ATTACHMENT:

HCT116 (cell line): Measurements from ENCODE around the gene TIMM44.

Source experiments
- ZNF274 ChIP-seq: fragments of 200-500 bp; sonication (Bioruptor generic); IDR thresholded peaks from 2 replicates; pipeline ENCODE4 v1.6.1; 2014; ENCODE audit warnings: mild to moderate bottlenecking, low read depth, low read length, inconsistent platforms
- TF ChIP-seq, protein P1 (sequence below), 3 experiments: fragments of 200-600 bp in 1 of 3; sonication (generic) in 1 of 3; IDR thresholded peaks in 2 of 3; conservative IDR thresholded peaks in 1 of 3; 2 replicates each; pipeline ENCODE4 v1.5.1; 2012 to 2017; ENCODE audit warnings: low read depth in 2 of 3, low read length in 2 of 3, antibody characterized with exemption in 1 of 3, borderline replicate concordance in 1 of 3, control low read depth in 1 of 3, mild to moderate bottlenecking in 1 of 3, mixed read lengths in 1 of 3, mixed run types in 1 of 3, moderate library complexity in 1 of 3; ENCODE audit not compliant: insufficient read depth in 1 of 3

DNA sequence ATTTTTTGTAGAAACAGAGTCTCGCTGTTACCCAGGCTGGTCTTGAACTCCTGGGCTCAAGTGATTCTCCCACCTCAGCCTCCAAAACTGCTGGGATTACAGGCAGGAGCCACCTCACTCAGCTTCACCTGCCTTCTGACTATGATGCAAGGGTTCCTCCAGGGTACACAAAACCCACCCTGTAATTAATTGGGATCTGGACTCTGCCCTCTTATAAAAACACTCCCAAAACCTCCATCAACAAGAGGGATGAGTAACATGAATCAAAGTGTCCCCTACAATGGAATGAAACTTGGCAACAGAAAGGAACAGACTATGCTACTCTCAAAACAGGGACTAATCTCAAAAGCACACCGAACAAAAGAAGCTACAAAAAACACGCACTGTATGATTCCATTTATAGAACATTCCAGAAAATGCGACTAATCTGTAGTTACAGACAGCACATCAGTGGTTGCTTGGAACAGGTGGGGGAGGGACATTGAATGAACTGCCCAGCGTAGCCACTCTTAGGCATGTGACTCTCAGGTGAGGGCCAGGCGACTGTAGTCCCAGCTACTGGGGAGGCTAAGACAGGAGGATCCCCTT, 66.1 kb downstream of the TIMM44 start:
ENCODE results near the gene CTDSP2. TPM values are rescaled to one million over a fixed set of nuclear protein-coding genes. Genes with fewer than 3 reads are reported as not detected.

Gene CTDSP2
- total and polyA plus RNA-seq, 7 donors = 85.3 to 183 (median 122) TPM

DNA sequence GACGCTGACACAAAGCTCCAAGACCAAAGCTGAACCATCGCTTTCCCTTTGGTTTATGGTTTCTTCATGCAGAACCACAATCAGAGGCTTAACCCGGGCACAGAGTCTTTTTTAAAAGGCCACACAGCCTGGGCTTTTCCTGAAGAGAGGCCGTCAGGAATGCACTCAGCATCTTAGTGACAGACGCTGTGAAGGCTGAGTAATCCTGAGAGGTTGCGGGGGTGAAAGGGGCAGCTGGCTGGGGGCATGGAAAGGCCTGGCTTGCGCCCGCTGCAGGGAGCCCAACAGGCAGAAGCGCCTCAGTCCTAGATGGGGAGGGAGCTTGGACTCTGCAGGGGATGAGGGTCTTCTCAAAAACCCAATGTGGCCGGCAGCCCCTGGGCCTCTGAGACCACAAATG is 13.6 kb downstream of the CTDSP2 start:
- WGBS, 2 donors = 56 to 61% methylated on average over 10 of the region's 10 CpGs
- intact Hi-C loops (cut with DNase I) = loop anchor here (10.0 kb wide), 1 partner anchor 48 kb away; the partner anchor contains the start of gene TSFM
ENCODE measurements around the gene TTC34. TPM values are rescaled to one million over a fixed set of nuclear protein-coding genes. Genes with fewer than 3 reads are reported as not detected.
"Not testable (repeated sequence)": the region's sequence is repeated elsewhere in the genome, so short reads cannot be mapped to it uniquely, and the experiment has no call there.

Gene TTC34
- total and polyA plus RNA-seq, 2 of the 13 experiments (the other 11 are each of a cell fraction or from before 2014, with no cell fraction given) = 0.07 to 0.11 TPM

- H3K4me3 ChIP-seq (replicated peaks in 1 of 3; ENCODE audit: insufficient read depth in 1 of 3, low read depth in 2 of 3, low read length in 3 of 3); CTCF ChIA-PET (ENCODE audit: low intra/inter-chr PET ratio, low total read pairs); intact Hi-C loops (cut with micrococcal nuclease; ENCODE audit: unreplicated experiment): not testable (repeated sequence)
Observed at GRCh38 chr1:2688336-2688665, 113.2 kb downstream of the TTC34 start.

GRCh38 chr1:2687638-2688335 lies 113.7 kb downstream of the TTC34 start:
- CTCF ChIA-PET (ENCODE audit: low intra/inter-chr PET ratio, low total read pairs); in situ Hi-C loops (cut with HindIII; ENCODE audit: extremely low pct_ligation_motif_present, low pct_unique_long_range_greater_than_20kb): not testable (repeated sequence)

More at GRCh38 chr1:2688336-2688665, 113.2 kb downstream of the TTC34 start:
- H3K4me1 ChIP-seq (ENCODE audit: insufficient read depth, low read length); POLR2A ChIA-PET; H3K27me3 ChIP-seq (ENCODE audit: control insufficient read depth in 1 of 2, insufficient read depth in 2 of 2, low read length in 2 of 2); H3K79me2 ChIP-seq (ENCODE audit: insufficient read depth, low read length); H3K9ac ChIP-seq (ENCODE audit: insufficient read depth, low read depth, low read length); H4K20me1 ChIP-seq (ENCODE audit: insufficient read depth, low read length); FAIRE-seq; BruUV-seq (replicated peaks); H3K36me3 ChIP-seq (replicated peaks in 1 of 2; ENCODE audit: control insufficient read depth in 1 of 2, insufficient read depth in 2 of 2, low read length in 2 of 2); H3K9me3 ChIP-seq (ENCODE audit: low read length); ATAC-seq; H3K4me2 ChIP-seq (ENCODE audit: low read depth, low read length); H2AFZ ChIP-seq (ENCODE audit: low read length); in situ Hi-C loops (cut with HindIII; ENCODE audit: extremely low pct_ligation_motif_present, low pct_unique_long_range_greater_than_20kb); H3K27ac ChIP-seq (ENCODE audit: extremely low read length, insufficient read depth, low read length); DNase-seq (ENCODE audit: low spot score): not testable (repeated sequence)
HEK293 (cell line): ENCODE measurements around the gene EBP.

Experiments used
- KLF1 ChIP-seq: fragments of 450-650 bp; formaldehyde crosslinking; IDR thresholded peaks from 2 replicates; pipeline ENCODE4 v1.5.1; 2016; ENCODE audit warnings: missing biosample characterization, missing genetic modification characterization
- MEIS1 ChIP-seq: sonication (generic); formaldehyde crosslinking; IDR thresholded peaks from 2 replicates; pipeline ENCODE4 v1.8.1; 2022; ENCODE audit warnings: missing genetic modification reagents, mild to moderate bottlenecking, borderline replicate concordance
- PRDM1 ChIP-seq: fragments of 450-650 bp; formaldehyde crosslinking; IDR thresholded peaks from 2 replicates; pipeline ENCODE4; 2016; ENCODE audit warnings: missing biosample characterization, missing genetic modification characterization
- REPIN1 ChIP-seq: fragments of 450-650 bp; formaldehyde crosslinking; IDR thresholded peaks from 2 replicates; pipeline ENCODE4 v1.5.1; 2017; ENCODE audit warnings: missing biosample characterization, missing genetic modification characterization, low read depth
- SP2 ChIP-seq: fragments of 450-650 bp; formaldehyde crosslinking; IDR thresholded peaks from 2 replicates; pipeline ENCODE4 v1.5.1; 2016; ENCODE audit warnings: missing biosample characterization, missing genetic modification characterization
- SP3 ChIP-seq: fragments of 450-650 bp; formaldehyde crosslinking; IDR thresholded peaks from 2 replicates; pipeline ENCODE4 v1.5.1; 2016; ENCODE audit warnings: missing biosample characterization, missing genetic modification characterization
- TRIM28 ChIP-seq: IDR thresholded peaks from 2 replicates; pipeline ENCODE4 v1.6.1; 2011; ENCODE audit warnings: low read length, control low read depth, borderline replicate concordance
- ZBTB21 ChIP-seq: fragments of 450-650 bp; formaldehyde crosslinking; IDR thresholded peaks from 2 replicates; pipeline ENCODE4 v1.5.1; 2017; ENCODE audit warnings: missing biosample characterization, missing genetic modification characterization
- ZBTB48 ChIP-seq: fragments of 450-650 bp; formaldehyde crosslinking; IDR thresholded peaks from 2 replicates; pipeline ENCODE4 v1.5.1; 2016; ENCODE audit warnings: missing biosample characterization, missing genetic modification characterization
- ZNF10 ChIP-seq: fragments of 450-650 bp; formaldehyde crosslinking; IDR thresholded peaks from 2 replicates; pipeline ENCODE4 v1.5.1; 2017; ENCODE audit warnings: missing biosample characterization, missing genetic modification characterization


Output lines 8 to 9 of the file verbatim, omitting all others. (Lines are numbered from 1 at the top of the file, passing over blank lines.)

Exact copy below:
- total and polyA plus RNA-seq, 7 donors = 85.3 to 183 (median 122) TPM

DNA sequence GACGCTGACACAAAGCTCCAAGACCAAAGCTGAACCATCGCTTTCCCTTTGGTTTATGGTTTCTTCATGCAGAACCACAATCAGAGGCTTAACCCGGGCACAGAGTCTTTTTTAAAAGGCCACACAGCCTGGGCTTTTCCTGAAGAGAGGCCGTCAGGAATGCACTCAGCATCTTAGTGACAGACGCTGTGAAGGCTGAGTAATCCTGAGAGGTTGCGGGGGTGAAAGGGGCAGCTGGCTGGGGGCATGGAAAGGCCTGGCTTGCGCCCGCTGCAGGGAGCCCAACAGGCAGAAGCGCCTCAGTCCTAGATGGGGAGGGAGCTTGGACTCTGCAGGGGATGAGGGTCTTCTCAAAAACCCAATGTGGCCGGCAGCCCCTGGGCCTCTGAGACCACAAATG is 13.6 kb downstream of the CTDSP2 start: